On a related issue, Mr. Bush did say he favored a long-term enlargement of both the Army and the Marine Corps, an idea his administration had opposed under former Secretary of Defense Donald Rumsfeld. The new Pentagon boss, Robert Gates, was in Baghdad as the president spoke. Gates is conferring with the top military personnel there and has not yet committed himself regarding a surge or regarding the size of the infantry services in the future.
Gates had spent most of 2006 as a member of the Iraq Study Group, a bipartisan group of ten members commissioned by Congress to assess the situation. He left when tapped to become Rumsfeld's successor.
One key recommedation of that group was the opening of direct talks with Iraq's neighbors, Syria and Iran. Responding to a question from NPR, the president said those two countries' current regimes know the price for direct talks with the U.S. and have refused to pay it.
Mr. Bush has said Syria must seal its eastern border with Iraq to prevent the aiding of insurgents there and stop its efforts to undermine the government of its western neighbor, Lebanon. In Iran, the president said, the government knows it must stop trying to enrich uranium for purposes of building a nuclear weapon.
Although questions of war and peace dominated, the end-of-year news conference also gave the president a chance to salute what he called "a pretty substantial two years" of achievement by Congress. He mentioned the energy bill passed in 2005 and changes to Medicare and the extension of certain tax breaks in 2006.
Asked about recent articles rating his presidency poorly when compared to his predecessors, he discounted "short term historians" and said he had noticed that even George Washington's tenure still stirred controversy. He said that meant he should continue to do what he thinks is right and not worry about critics.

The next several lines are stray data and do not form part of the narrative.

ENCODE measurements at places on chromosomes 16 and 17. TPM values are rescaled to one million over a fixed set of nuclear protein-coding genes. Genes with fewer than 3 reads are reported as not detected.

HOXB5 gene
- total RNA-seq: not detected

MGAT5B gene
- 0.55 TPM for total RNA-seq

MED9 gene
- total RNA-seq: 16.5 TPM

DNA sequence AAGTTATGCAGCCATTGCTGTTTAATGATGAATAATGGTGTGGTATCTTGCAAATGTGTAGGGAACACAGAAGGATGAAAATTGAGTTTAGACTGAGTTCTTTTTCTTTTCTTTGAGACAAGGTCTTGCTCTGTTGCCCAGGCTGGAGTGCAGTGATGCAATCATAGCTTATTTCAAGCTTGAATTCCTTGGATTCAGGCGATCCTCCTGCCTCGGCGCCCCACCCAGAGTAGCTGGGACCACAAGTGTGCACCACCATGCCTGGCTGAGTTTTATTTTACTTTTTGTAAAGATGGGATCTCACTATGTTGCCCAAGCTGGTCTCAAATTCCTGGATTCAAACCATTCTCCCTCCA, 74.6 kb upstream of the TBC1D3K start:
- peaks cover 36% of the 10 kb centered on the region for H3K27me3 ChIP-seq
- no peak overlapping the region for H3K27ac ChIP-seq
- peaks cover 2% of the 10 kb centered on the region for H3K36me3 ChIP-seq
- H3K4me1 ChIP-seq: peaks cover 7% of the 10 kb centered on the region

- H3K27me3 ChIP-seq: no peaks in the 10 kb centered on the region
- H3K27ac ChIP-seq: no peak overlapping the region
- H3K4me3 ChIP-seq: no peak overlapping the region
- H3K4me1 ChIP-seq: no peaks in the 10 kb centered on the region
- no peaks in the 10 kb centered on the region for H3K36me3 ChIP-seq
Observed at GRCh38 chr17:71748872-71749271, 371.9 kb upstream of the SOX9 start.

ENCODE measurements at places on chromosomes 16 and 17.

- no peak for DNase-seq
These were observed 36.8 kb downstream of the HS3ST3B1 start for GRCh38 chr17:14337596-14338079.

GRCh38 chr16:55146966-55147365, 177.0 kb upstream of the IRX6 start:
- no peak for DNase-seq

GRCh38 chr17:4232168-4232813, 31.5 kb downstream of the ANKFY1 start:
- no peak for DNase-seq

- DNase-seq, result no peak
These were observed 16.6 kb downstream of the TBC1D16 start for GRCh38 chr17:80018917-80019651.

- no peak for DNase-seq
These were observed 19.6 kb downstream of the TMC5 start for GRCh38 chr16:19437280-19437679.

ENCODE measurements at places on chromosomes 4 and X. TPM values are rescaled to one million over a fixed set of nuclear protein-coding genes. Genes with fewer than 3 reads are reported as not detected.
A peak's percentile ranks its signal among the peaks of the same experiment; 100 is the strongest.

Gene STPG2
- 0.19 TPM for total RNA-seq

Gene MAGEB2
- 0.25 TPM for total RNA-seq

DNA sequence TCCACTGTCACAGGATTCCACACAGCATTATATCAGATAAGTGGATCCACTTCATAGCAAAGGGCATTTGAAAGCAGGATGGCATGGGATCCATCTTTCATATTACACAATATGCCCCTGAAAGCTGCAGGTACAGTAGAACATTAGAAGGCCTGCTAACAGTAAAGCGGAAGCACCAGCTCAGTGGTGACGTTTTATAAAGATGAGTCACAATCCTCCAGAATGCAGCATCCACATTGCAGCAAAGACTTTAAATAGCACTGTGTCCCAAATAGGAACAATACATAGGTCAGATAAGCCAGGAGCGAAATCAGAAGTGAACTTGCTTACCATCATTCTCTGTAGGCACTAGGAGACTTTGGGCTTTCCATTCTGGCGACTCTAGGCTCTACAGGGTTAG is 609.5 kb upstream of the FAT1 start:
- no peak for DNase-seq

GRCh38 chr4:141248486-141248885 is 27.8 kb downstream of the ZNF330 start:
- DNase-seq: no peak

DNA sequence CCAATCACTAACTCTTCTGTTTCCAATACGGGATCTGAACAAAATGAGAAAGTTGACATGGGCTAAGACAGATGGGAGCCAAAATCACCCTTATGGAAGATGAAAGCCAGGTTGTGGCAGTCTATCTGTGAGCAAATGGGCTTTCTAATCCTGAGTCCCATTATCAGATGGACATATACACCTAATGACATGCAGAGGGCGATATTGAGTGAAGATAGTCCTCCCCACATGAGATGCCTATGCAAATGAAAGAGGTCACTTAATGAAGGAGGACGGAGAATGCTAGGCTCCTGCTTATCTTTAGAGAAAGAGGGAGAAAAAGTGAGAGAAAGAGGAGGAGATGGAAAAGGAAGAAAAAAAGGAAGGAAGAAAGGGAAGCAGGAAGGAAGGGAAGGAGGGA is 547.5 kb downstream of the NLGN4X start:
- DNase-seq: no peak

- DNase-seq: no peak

The president made a point of promising to talk to Democrats who are taking over on Capitol Hill. He used the phrase "common ground" repeatedly, speaking of potential agreement on a higher minimum wage (if paired with tax cuts for small businesses) and seeing prospects for sweeping change in immigration laws and the management of Social Security.
An overhaul of immigration policy died in 2006 when Republican leaders in the House refused to conference with their counterparts in the Senate to resolve stark differences in their respective versions. Efforts at refinancing Social Security stalled early in the 109th Congress when the president and Republican leaders called for private accounts within Social Security and Democrats refused to consider them. No bill moved in either House or Senate.
Wednesday, however, the president indicated several times that he wanted to work with Democrats.
"I don't expect Democratic leaders to compromise on their principles, and they don't expect me to compromise on mine," he said. "But the American people do expect us to compromise on legislation that will benefit the country."